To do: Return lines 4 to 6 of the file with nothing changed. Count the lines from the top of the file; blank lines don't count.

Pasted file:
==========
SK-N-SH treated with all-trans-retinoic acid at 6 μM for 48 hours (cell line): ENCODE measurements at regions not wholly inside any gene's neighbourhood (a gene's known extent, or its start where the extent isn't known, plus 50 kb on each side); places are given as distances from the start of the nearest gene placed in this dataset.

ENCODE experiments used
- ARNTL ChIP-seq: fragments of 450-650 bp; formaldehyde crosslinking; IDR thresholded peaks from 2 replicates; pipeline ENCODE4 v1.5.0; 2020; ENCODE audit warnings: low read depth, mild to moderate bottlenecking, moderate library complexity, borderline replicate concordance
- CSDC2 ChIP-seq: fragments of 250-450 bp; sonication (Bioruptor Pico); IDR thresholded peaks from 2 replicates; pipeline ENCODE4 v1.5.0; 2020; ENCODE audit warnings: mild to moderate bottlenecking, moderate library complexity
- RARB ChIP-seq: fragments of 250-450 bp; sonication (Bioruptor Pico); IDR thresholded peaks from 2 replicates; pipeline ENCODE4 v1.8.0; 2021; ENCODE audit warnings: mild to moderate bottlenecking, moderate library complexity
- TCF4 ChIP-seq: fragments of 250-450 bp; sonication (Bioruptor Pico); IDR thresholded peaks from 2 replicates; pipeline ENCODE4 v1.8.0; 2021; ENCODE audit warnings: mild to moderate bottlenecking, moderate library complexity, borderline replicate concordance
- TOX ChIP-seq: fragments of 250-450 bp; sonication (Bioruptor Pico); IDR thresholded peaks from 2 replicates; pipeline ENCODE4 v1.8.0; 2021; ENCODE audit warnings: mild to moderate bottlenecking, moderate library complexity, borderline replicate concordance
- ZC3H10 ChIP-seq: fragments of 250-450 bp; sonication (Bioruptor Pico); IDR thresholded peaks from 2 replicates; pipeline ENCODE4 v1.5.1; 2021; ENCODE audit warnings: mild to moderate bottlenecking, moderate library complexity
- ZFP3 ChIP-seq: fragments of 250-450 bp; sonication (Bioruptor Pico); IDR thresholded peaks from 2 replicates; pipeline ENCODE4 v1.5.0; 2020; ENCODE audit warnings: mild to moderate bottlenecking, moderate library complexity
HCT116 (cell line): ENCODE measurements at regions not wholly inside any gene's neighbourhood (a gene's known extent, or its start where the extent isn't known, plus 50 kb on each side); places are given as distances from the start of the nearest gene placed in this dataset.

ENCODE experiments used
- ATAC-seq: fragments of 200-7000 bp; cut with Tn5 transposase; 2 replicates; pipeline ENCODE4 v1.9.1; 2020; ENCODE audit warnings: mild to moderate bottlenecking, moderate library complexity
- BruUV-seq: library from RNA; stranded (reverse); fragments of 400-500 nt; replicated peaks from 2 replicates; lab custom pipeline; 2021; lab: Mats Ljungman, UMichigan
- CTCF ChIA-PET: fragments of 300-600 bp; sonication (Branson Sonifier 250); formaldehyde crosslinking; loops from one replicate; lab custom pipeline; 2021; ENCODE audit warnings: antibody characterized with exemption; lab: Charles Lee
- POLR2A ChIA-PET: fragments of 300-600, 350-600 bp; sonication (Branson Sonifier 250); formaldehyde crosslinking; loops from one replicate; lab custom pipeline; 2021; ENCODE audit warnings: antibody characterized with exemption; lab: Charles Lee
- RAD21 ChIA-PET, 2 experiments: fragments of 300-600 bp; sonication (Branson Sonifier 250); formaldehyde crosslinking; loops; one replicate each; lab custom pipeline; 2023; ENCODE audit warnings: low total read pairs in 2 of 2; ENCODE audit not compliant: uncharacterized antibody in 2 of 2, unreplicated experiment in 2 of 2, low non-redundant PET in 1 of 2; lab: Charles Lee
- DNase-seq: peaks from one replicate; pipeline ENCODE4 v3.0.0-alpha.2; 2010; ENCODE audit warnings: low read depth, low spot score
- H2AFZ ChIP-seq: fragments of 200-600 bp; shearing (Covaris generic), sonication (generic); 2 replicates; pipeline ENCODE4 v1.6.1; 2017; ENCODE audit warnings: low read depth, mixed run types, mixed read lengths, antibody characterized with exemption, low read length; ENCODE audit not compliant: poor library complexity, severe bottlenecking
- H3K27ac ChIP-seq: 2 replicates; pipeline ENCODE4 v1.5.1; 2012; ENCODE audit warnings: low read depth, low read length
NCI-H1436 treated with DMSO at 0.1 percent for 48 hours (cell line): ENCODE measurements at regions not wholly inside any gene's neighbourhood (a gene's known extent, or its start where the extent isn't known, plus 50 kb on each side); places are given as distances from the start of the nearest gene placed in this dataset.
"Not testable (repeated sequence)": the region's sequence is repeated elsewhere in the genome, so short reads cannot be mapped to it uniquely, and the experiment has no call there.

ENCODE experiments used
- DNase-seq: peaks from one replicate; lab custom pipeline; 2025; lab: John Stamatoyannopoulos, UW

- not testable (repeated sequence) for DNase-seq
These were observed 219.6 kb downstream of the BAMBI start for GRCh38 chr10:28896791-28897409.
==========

- CSDC2 ChIP-seq: fragments of 250-450 bp; sonication (Bioruptor Pico); IDR thresholded peaks from 2 replicates; pipeline ENCODE4 v1.5.0; 2020; ENCODE audit warnings: mild to moderate bottlenecking, moderate library complexity
- RARB ChIP-seq: fragments of 250-450 bp; sonication (Bioruptor Pico); IDR thresholded peaks from 2 replicates; pipeline ENCODE4 v1.8.0; 2021; ENCODE audit warnings: mild to moderate bottlenecking, moderate library complexity
- TCF4 ChIP-seq: fragments of 250-450 bp; sonication (Bioruptor Pico); IDR thresholded peaks from 2 replicates; pipeline ENCODE4 v1.8.0; 2021; ENCODE audit warnings: mild to moderate bottlenecking, moderate library complexity, borderline replicate concordance